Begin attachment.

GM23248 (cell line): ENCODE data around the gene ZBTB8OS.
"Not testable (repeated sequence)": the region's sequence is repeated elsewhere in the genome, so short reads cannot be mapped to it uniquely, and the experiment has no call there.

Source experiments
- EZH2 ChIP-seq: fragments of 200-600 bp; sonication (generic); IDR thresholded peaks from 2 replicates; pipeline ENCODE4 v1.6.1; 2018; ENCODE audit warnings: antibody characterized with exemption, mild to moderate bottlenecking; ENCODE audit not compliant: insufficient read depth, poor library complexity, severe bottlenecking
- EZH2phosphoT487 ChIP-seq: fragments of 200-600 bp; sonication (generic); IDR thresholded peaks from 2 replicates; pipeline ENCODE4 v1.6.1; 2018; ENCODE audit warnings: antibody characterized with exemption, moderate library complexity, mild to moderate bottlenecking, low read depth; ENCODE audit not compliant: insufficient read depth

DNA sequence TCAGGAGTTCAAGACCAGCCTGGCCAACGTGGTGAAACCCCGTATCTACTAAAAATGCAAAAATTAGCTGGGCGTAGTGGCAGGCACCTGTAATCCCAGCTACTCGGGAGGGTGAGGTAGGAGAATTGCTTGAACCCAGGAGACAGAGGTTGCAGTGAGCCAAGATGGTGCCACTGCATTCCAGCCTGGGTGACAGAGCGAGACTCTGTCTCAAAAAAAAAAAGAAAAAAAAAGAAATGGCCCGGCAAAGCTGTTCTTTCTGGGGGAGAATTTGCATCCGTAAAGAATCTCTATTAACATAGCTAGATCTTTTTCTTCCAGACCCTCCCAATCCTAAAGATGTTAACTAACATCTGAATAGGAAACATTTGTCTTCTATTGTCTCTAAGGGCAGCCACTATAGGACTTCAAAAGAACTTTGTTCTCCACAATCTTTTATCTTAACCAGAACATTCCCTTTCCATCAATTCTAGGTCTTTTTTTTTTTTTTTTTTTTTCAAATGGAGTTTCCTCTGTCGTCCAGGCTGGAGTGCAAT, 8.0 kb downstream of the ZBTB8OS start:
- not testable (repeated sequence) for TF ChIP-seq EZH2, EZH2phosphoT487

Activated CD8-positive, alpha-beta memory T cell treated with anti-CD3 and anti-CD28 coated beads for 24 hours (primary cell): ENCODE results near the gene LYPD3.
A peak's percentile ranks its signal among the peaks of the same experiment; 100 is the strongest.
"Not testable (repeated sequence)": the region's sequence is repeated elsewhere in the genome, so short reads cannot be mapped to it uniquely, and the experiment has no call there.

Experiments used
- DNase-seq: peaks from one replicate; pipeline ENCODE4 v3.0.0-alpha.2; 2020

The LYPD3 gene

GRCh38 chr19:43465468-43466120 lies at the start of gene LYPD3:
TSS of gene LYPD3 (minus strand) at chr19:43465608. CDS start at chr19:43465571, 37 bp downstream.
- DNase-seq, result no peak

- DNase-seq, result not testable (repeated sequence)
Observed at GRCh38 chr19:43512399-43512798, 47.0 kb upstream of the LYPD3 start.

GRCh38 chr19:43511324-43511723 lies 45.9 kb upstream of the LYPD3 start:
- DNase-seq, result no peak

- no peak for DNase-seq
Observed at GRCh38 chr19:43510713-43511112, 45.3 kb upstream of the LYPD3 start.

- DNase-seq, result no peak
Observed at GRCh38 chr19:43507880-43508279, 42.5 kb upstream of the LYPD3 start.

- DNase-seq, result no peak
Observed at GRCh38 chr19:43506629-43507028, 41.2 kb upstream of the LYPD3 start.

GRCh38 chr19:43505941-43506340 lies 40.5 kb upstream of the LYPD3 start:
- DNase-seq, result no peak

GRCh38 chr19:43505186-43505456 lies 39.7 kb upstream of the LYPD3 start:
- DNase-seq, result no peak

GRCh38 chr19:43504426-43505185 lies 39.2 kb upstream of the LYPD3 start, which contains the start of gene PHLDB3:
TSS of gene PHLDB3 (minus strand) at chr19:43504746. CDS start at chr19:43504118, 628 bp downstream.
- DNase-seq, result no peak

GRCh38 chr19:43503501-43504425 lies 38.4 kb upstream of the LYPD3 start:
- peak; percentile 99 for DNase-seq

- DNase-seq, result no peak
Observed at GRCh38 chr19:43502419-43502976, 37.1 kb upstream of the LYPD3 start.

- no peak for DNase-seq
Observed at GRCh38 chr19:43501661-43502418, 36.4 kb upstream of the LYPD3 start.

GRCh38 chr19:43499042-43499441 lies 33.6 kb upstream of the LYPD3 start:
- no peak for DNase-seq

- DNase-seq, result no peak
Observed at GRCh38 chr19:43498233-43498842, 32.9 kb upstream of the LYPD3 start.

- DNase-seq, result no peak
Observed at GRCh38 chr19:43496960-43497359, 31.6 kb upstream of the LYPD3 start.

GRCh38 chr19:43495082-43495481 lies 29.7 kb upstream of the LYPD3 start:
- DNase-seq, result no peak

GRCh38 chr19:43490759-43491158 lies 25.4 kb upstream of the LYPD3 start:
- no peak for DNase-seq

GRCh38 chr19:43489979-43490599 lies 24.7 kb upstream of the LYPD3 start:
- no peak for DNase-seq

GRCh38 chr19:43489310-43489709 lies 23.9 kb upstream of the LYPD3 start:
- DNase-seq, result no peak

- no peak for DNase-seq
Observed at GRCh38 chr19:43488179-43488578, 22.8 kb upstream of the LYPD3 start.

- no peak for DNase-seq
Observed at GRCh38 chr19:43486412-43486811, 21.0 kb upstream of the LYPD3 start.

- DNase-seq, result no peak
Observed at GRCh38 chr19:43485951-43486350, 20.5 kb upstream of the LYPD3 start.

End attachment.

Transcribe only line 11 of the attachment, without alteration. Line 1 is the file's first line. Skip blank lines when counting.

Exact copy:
Experiments used